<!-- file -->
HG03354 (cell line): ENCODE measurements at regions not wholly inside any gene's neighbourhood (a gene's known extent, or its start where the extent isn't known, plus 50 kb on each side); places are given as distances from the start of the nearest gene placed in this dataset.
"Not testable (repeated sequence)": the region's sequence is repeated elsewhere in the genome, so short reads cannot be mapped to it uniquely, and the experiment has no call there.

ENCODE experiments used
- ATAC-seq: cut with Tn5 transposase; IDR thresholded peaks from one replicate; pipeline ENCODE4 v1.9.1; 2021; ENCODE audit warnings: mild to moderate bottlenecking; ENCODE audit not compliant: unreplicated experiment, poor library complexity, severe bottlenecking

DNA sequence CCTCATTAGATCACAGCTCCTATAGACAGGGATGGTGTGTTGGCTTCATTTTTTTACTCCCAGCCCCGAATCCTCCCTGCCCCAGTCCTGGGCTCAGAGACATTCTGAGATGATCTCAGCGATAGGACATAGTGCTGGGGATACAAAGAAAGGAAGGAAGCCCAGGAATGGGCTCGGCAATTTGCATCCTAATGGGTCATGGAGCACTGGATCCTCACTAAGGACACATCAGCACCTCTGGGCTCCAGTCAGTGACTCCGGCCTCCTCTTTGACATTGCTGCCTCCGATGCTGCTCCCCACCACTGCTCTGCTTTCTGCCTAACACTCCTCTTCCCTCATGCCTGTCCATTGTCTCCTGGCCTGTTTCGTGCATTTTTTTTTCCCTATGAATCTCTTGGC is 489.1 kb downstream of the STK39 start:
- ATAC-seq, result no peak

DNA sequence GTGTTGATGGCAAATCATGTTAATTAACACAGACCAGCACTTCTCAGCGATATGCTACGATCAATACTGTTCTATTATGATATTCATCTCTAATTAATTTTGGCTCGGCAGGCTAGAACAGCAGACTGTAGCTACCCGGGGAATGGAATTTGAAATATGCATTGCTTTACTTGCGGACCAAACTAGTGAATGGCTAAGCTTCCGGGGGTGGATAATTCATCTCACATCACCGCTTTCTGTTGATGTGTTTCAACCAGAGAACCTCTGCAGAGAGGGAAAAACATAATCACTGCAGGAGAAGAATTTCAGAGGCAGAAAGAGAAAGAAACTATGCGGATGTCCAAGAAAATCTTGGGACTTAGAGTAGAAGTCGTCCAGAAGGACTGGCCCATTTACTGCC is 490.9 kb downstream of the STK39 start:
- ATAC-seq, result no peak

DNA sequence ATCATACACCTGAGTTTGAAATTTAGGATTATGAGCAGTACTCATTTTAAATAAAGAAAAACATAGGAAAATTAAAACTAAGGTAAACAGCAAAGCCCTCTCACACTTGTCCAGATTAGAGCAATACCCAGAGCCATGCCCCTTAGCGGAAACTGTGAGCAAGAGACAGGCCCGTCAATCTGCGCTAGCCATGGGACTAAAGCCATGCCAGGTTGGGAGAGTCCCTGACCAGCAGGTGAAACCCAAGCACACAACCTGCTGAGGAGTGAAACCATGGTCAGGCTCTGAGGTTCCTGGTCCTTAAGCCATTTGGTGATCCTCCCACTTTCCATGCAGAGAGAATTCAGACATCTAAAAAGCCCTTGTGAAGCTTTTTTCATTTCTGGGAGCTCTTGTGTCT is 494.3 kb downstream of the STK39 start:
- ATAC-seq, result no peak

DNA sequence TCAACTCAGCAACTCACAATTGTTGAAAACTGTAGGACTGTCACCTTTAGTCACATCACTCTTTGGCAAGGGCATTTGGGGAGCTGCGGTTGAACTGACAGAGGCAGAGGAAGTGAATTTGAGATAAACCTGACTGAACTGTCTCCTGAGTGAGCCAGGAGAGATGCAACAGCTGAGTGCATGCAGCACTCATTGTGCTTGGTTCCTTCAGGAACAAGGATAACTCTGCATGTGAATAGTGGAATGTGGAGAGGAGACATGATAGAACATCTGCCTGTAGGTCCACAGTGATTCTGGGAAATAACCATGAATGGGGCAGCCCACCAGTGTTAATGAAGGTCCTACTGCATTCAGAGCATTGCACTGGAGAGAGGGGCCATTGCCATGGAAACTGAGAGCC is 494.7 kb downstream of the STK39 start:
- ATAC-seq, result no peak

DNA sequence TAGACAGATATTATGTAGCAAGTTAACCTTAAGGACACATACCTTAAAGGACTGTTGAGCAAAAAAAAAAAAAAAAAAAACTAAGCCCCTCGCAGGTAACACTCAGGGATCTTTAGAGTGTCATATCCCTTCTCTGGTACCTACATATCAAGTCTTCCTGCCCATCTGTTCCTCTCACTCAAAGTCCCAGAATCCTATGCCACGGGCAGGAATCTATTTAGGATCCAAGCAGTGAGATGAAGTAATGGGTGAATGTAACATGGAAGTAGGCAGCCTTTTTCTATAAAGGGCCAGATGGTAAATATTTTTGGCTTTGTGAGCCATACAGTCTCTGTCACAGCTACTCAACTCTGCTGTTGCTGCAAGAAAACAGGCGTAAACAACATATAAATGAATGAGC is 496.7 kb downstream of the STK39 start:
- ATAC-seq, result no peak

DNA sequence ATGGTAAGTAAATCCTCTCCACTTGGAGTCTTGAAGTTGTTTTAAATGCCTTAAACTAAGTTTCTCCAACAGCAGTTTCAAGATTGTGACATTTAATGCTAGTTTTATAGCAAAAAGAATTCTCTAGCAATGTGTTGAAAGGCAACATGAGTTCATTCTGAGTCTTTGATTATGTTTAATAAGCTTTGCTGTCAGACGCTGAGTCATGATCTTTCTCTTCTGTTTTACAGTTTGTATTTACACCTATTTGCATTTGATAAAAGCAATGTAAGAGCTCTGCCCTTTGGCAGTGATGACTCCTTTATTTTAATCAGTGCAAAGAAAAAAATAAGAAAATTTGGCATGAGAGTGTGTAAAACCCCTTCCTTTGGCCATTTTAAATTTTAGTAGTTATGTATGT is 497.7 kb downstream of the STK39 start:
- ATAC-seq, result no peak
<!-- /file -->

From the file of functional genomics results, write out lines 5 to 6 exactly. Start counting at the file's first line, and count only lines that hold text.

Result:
DNA sequence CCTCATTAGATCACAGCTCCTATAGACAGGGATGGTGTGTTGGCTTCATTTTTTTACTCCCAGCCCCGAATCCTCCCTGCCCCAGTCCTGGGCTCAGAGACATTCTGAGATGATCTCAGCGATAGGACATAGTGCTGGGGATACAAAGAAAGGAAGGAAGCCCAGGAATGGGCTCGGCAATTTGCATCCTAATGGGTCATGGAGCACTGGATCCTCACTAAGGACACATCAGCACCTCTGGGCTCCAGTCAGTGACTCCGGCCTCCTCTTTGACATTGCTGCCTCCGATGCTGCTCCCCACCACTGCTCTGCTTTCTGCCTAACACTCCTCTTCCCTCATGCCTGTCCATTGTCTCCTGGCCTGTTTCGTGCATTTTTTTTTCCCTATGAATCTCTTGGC is 489.1 kb downstream of the STK39 start:
- ATAC-seq, result no peak